08/26/2010 04:42 pm ET Updated Aug 04, 2011

Writing A Marketing Plan: 5 Things You Need To Know

It has to be the most generic business advice you'll ever get. "Well," business experts always say, "you'll need a marketing plan." OK, sure, but how exactly do you get one? Of course, you could hire a marketing firm to do the heavy lifting. But what if you're like most entrepreneurs -- cash-strapped and need to go it alone?

You could buy a book. There are a million out there, from The Ultimate Marketing Plan by Dan S. Kennedy to The One-Day Marketing Plan by Roman Hiebing and Scott Cooper. You could contact the well-regarded business advisory group SCORE. and find a mentor who can teach you about marketing.

But before you do anything, here are five things you should know.

1. Think of it as a marketing plant.
A plant grows over time -- and it's something you need to nourish and look after. "Too many times, people try to shoot for the moon in the first step," says Brad Nierenberg, president of RedPeg Marketing, an Alexandria, Va.-based marketing firm with clients including GEICO, the Army National Guard and DirecTV. "A marketing plan should be evolutionary. Yes, you need a plan, but you need to be able to adjust it, and if you're a startup, you have to constantly do a course correction."

2. Focus on your plan, not the competition's.
It's logical to focus your marketing plan on building up your company, rather than tearing down your rival, but in a few cases, your competitor's success may be standing in the way of your own progress. Think of how the Netflix executives must have felt about Blockbuster when it was just starting out. If you feel your marketing plan needs to include a lot of anti-marketing, fine. Just make sure you aren't suggesting you're equal to your rival, says Chris Wallace, co-founder of The SuperGroup, an Atlanta-based Web-branding and marketing firm whose clients range from the State Department to the Weather Channel. "Even if you succeed in establishing that you're on equal footing with a competitor, why should customers choose the copycat upstart when they can have the original?" Wallace says. "Instead, entrepreneurs must strive to inform customers how they're different from their competition, and preferably, how they're superior."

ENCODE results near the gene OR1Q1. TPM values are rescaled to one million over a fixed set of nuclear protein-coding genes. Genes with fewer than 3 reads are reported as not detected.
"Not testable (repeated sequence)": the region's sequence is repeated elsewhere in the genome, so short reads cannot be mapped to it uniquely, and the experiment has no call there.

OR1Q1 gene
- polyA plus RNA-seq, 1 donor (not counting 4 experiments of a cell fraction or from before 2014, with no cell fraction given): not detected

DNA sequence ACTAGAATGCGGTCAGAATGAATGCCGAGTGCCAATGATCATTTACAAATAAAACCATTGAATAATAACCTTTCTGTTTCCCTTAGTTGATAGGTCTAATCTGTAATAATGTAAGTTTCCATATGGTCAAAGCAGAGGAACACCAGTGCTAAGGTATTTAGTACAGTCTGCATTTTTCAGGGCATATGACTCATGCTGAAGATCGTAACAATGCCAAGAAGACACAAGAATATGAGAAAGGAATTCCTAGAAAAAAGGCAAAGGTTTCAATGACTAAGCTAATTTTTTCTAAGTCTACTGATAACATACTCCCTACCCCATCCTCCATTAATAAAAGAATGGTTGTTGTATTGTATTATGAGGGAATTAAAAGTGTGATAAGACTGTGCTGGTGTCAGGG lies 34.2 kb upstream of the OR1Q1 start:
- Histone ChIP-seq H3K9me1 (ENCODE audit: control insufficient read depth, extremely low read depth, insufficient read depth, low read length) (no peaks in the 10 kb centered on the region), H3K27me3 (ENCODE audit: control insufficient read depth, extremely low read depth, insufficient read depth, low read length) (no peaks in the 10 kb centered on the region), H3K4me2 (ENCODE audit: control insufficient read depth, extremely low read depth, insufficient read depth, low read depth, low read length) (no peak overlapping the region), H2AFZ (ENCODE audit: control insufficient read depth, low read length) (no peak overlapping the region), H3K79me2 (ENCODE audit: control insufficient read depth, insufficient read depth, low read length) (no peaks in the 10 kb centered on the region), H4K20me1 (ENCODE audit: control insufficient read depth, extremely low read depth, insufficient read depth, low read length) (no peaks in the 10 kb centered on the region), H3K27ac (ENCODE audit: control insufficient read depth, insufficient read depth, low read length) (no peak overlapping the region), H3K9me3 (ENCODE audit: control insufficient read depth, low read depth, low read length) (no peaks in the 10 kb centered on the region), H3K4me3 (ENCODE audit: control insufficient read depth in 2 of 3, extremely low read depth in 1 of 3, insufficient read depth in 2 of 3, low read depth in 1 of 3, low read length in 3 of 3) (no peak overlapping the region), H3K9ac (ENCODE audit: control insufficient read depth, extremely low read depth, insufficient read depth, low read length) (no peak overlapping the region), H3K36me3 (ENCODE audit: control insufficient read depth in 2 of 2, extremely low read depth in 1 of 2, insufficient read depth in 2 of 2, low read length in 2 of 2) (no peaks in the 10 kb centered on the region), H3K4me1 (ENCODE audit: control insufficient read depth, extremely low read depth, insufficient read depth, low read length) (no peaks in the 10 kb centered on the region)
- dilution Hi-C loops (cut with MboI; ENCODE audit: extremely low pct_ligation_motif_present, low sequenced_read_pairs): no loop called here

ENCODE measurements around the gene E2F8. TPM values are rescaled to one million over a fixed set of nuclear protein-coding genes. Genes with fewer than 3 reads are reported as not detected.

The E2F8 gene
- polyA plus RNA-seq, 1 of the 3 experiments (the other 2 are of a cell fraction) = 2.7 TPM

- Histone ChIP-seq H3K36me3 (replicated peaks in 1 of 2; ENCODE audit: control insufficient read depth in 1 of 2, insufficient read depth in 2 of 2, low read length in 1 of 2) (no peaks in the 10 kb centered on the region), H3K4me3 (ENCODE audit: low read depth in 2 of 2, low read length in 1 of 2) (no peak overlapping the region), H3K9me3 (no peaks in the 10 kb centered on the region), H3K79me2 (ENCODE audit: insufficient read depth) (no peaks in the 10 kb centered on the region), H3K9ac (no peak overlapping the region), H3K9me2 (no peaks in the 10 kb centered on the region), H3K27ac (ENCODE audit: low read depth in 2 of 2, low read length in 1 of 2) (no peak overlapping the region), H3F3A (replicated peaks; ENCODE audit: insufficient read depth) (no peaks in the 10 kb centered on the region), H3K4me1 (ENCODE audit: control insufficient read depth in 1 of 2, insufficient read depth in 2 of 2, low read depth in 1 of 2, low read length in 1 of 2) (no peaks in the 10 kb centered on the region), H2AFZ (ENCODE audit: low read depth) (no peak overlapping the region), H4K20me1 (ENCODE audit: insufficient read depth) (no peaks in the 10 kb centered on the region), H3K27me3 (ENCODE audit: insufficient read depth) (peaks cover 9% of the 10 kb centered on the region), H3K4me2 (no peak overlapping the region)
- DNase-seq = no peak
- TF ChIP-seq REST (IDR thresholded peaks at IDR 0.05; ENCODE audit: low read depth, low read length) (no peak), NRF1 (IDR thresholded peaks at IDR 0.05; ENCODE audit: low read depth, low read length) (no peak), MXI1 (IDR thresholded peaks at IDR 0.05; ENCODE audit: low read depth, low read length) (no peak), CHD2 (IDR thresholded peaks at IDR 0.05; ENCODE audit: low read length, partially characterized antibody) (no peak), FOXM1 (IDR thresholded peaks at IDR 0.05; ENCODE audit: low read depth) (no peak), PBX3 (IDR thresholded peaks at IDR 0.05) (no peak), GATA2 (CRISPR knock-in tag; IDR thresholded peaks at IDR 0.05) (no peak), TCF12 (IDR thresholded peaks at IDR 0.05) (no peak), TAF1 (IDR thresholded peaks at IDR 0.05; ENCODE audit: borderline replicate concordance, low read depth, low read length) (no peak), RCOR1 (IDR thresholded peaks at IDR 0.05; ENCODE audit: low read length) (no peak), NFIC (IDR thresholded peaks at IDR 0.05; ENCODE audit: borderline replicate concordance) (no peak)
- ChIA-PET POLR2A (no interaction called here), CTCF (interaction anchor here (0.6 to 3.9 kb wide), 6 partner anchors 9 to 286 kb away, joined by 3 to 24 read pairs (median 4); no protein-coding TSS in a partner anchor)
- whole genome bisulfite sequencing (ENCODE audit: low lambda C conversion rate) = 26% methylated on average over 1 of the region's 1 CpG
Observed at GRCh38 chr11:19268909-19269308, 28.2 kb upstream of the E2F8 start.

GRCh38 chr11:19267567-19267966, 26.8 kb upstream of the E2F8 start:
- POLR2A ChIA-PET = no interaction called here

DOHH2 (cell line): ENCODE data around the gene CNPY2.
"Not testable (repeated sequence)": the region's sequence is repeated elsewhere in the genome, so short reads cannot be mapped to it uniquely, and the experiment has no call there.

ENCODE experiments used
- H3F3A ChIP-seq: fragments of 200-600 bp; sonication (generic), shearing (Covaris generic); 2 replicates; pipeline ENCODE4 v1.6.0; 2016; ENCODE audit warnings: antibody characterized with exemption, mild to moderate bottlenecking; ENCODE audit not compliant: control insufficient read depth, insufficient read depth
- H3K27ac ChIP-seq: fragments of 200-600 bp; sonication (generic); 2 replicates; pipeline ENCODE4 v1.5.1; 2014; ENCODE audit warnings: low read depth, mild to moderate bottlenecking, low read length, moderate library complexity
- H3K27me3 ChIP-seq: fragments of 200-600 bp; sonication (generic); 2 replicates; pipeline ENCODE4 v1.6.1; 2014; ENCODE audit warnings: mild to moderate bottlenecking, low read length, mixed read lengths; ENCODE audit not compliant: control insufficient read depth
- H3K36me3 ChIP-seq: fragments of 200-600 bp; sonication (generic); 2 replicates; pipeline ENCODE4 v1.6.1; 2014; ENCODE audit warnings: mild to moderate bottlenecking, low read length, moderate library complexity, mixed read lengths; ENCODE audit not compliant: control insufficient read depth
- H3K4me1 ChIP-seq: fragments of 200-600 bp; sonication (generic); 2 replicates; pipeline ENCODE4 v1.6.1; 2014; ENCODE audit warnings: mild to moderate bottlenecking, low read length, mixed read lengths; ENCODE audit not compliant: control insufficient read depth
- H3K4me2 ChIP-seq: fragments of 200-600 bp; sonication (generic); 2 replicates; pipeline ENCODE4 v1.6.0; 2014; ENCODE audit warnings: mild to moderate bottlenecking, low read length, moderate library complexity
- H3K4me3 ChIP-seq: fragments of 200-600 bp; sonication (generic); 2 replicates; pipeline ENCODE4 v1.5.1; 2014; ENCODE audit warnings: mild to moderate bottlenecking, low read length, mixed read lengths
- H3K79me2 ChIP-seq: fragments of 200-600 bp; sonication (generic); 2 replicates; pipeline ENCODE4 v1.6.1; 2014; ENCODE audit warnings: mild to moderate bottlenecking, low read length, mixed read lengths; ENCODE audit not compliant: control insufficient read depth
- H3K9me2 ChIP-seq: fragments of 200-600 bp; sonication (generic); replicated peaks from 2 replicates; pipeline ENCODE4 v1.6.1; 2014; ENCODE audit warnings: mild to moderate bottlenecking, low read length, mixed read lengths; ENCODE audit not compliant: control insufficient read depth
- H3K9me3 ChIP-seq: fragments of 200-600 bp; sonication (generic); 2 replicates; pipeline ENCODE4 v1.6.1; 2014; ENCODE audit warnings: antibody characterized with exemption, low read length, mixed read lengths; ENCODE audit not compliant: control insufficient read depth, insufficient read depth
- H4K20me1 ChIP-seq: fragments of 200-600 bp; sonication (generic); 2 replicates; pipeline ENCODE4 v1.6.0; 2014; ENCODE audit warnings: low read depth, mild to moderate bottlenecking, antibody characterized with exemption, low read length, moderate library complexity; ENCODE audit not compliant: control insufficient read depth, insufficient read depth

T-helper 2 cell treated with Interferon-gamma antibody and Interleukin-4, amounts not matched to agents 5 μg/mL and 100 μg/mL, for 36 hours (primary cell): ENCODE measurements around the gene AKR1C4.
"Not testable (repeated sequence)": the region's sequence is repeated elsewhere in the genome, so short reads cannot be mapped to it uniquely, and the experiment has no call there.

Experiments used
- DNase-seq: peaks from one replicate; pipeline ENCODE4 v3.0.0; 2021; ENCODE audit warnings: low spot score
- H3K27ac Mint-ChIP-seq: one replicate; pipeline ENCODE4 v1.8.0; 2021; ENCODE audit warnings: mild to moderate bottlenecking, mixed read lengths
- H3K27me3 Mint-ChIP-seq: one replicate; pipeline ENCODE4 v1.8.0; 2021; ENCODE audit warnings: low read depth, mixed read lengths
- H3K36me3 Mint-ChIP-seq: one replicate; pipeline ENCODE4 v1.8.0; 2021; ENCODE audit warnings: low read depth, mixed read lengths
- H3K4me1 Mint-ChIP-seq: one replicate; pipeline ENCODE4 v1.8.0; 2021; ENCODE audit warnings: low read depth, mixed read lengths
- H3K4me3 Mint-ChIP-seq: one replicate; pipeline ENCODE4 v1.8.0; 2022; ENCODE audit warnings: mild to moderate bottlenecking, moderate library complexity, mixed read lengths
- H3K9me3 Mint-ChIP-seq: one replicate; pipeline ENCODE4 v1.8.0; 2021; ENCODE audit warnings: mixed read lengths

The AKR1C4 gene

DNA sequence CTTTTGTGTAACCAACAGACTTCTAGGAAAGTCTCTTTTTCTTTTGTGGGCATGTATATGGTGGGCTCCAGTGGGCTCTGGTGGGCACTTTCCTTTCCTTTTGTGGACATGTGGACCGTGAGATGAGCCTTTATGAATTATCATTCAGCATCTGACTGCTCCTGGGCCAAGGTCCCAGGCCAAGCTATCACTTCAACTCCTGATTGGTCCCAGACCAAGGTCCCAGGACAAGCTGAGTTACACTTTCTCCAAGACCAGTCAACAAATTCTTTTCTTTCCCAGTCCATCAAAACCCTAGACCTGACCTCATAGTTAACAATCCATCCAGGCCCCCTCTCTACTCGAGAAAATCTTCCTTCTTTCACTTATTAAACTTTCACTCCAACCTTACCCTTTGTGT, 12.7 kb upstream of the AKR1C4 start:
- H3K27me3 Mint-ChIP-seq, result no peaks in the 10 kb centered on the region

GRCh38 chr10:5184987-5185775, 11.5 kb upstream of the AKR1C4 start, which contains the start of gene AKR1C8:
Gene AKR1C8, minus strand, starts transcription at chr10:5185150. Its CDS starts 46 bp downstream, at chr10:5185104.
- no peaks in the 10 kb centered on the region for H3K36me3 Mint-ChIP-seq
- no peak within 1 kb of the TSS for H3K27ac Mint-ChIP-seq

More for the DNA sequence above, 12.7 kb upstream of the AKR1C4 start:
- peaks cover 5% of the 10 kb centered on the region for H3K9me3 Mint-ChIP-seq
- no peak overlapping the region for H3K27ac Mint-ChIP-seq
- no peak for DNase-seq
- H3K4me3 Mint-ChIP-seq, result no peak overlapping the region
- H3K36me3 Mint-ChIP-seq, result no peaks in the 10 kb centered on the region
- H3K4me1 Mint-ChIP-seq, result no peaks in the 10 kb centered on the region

3. Spread the wealth.
For every business owner who blows most of his or her marketing budget on a big-time television commercial, there are probably three others who are shaking their fists at the sky and crying, "Why?" If you're a risk-taker and can live with devastating consequences, that's one thing. Otherwise, it's better not to blow your entire budget on a single effort. As much as possible, spend your money as you would when investing in your retirement -- diversify.

4. Know when to bring in the big guns.
When should you hire a big-budget marketing firm? Maybe never. It depends on your point of view, your business situation and whether you consider yourself a gifted or clueless marketer. If you have a local business, word-of-mouth, networking and the occasional newspaper or radio ad might be all you need. If you aspire to be a national or international company, you'll probably want a marketing firm to help you out. As much as someone like Wallace would love you to call him up right away, he concedes, "It's foolish to spend hard-earned and limited dollars on outside help when internally you don't have a clear and succinct answer to the question, 'Why should customers choose your product or service over someone else's?' No external group can answer that question for you, but once you have an answer, then get the word out."

5. Understand your customers.
This is crucial: If you're thinking about the mindset of your customers, you'll save yourself from wasting a lot of money. "It's not about reaching the masses anymore," Nierenberg says. "Marketing is about having meaningful, interactive conversations with your consumers." So don't despair if you can't afford to advertise at a stadium full of 80,000 spectators, because chances are, a lot of those 80,000 people aren't going to be your customers anyway. You're better off if you're sponsoring an art show or a wine tasting or a demolition derby at a local festival, depending who you're trying to reach. "It's all about getting an emotional connection with your target audience," Nierenberg says. And you can often do that more effectively at smaller events, if those events are meaningful to your customer. In other words, as Nierenberg advises, "Spend your money where your consumers spend their time."

The original version of this article appeared on AOL Small Business on 8/26/10.